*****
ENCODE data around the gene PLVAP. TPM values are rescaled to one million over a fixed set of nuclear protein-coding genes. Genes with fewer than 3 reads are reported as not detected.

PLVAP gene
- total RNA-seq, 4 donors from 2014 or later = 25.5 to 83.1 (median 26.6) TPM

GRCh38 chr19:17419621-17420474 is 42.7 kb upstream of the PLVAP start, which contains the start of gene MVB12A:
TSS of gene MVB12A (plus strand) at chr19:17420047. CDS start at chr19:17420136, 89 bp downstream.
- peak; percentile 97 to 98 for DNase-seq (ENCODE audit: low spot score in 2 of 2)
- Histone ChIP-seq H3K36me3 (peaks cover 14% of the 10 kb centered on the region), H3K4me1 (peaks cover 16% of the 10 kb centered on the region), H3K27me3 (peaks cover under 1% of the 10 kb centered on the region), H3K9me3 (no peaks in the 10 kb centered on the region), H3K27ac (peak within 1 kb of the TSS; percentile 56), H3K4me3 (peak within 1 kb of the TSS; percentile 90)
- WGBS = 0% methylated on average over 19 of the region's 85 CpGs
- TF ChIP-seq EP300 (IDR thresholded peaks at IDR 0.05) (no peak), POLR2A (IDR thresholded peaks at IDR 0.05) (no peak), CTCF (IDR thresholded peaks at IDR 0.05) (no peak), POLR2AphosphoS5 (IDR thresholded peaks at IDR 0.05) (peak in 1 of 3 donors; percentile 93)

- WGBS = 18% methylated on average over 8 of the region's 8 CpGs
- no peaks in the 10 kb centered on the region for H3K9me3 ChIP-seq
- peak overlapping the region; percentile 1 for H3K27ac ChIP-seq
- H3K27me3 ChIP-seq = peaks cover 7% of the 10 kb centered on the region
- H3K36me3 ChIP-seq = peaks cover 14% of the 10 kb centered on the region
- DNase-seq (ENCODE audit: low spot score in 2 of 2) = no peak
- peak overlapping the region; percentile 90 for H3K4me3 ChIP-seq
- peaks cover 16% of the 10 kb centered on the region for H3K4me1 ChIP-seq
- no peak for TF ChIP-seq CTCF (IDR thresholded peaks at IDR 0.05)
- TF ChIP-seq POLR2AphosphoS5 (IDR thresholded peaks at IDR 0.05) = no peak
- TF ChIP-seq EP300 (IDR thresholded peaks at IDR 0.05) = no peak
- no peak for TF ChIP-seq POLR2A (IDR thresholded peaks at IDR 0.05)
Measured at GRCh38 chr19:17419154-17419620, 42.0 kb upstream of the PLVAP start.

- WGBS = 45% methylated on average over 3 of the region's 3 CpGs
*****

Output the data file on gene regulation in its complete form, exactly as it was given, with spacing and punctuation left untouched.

ENCODE data around the gene PLVAP. TPM values are rescaled to one million over a fixed set of nuclear protein-coding genes. Genes with fewer than 3 reads are reported as not detected.

PLVAP gene
- total RNA-seq, 4 donors from 2014 or later = 25.5 to 83.1 (median 26.6) TPM

GRCh38 chr19:17419621-17420474 is 42.7 kb upstream of the PLVAP start, which contains the start of gene MVB12A:
TSS of gene MVB12A (plus strand) at chr19:17420047. CDS start at chr19:17420136, 89 bp downstream.
- peak; percentile 97 to 98 for DNase-seq (ENCODE audit: low spot score in 2 of 2)
- Histone ChIP-seq H3K36me3 (peaks cover 14% of the 10 kb centered on the region), H3K4me1 (peaks cover 16% of the 10 kb centered on the region), H3K27me3 (peaks cover under 1% of the 10 kb centered on the region), H3K9me3 (no peaks in the 10 kb centered on the region), H3K27ac (peak within 1 kb of the TSS; percentile 56), H3K4me3 (peak within 1 kb of the TSS; percentile 90)
- WGBS = 0% methylated on average over 19 of the region's 85 CpGs
- TF ChIP-seq EP300 (IDR thresholded peaks at IDR 0.05) (no peak), POLR2A (IDR thresholded peaks at IDR 0.05) (no peak), CTCF (IDR thresholded peaks at IDR 0.05) (no peak), POLR2AphosphoS5 (IDR thresholded peaks at IDR 0.05) (peak in 1 of 3 donors; percentile 93)

- WGBS = 18% methylated on average over 8 of the region's 8 CpGs
- no peaks in the 10 kb centered on the region for H3K9me3 ChIP-seq
- peak overlapping the region; percentile 1 for H3K27ac ChIP-seq
- H3K27me3 ChIP-seq = peaks cover 7% of the 10 kb centered on the region
- H3K36me3 ChIP-seq = peaks cover 14% of the 10 kb centered on the region
- DNase-seq (ENCODE audit: low spot score in 2 of 2) = no peak
- peak overlapping the region; percentile 90 for H3K4me3 ChIP-seq
- peaks cover 16% of the 10 kb centered on the region for H3K4me1 ChIP-seq
- no peak for TF ChIP-seq CTCF (IDR thresholded peaks at IDR 0.05)
- TF ChIP-seq POLR2AphosphoS5 (IDR thresholded peaks at IDR 0.05) = no peak
- TF ChIP-seq EP300 (IDR thresholded peaks at IDR 0.05) = no peak
- no peak for TF ChIP-seq POLR2A (IDR thresholded peaks at IDR 0.05)
Measured at GRCh38 chr19:17419154-17419620, 42.0 kb upstream of the PLVAP start.

- WGBS = 45% methylated on average over 3 of the region's 3 CpGs